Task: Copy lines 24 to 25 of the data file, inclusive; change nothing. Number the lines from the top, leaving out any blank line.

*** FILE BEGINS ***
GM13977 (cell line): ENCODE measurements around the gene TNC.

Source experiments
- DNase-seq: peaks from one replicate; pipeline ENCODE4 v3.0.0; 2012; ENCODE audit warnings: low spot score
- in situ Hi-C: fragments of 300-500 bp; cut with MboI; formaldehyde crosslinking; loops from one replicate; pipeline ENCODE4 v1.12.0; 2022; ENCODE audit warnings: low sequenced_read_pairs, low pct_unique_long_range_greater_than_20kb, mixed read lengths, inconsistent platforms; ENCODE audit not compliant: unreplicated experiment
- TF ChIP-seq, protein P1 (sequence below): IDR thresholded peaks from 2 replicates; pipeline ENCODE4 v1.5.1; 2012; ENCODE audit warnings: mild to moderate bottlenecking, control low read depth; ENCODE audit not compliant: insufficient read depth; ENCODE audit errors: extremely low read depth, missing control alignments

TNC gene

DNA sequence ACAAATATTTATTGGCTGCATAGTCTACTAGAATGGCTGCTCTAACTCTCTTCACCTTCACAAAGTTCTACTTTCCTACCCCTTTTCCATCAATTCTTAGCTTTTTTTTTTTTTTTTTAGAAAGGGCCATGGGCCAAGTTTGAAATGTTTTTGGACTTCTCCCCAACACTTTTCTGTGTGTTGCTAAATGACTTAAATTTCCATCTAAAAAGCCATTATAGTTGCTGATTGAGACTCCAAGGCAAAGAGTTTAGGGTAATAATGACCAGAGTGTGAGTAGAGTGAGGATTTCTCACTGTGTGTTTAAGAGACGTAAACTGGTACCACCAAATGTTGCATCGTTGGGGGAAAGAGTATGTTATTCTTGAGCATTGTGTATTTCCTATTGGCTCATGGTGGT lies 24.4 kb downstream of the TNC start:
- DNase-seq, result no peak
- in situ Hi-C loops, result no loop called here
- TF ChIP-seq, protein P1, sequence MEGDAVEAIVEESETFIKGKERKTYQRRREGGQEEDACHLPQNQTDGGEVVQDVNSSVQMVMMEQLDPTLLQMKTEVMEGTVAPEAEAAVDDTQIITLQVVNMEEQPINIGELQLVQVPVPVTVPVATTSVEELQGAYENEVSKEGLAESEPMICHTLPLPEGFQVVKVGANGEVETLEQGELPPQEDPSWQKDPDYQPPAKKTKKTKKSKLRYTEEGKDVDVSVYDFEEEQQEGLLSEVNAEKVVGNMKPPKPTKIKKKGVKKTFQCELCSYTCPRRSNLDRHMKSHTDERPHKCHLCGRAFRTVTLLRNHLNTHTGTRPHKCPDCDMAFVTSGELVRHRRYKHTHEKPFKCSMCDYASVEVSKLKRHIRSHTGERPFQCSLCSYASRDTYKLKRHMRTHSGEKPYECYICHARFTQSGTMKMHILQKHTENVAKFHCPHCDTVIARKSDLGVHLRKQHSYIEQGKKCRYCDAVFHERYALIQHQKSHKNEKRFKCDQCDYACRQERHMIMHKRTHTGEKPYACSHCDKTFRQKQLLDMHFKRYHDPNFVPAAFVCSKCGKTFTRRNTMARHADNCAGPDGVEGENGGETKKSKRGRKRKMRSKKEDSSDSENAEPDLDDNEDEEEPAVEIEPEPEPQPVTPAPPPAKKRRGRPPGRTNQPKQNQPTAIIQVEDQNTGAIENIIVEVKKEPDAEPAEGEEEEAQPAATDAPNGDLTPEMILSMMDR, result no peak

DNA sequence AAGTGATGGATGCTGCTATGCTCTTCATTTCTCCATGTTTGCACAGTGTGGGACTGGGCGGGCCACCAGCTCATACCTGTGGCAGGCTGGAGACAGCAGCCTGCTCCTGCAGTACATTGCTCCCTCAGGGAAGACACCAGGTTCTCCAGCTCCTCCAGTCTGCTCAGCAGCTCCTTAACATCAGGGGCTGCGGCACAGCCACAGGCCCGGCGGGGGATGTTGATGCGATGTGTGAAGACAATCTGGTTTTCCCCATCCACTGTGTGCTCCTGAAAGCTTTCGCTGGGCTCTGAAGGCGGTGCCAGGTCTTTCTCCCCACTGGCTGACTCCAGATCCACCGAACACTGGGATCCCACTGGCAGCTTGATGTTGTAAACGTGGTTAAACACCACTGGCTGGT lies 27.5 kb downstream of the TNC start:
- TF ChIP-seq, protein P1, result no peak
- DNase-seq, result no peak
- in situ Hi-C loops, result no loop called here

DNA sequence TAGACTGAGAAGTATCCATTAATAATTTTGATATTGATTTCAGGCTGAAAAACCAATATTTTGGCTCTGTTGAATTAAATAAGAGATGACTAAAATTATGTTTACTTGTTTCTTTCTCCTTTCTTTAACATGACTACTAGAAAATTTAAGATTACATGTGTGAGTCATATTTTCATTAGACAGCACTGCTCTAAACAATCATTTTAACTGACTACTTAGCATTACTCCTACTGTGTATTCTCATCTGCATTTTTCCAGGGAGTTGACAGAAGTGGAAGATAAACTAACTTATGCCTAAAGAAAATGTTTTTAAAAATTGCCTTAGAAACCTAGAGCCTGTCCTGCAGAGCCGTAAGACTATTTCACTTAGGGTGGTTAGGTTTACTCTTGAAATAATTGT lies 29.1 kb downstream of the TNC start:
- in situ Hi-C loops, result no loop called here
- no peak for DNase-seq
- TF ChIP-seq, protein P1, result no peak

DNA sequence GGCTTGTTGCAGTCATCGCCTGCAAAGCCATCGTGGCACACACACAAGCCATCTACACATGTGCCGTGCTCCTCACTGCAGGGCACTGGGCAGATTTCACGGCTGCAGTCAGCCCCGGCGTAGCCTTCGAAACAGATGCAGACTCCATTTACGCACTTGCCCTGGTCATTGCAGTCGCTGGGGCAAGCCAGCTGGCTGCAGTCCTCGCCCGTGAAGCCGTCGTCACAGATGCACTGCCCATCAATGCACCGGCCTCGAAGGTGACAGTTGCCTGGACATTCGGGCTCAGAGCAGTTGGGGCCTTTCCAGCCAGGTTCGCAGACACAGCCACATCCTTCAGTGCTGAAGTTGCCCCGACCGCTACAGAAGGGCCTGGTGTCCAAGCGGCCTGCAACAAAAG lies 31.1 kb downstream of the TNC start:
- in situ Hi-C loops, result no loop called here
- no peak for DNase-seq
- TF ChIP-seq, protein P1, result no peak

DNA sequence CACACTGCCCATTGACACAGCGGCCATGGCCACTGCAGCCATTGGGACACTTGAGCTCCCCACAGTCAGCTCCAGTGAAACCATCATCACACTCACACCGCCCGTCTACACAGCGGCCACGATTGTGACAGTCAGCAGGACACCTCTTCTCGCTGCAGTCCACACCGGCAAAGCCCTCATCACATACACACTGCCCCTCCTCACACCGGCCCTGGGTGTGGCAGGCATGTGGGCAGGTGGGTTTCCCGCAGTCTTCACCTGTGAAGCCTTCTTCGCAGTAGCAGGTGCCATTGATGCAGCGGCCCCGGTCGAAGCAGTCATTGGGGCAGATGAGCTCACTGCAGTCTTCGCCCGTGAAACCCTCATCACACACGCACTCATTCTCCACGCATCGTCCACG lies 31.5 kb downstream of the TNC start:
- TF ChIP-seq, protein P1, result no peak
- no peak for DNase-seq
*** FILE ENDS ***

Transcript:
- TF ChIP-seq, protein P1, result no peak
- no peak for DNase-seq